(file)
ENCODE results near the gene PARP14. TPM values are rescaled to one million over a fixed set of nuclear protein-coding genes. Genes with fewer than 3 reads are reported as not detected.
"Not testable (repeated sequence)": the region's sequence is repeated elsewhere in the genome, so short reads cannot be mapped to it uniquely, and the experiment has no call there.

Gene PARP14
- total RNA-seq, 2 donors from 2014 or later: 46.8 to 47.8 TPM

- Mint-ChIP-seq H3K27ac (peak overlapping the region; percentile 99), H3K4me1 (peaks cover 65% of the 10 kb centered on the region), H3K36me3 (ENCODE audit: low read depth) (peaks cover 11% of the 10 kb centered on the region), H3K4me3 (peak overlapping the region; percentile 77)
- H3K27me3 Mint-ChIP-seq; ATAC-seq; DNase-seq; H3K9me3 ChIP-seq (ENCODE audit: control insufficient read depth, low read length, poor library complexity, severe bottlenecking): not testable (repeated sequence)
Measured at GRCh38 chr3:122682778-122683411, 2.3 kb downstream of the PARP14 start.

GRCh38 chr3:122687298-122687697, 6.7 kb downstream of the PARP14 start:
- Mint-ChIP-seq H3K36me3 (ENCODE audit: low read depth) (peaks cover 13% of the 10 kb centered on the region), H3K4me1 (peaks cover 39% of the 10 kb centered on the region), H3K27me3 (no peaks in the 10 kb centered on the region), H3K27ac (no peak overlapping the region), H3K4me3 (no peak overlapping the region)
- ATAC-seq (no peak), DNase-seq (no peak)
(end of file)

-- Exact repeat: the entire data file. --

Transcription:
ENCODE results near the gene PARP14. TPM values are rescaled to one million over a fixed set of nuclear protein-coding genes. Genes with fewer than 3 reads are reported as not detected.
"Not testable (repeated sequence)": the region's sequence is repeated elsewhere in the genome, so short reads cannot be mapped to it uniquely, and the experiment has no call there.

Gene PARP14
- total RNA-seq, 2 donors from 2014 or later: 46.8 to 47.8 TPM

- Mint-ChIP-seq H3K27ac (peak overlapping the region; percentile 99), H3K4me1 (peaks cover 65% of the 10 kb centered on the region), H3K36me3 (ENCODE audit: low read depth) (peaks cover 11% of the 10 kb centered on the region), H3K4me3 (peak overlapping the region; percentile 77)
- H3K27me3 Mint-ChIP-seq; ATAC-seq; DNase-seq; H3K9me3 ChIP-seq (ENCODE audit: control insufficient read depth, low read length, poor library complexity, severe bottlenecking): not testable (repeated sequence)
Measured at GRCh38 chr3:122682778-122683411, 2.3 kb downstream of the PARP14 start.

GRCh38 chr3:122687298-122687697, 6.7 kb downstream of the PARP14 start:
- Mint-ChIP-seq H3K36me3 (ENCODE audit: low read depth) (peaks cover 13% of the 10 kb centered on the region), H3K4me1 (peaks cover 39% of the 10 kb centered on the region), H3K27me3 (no peaks in the 10 kb centered on the region), H3K27ac (no peak overlapping the region), H3K4me3 (no peak overlapping the region)
- ATAC-seq (no peak), DNase-seq (no peak)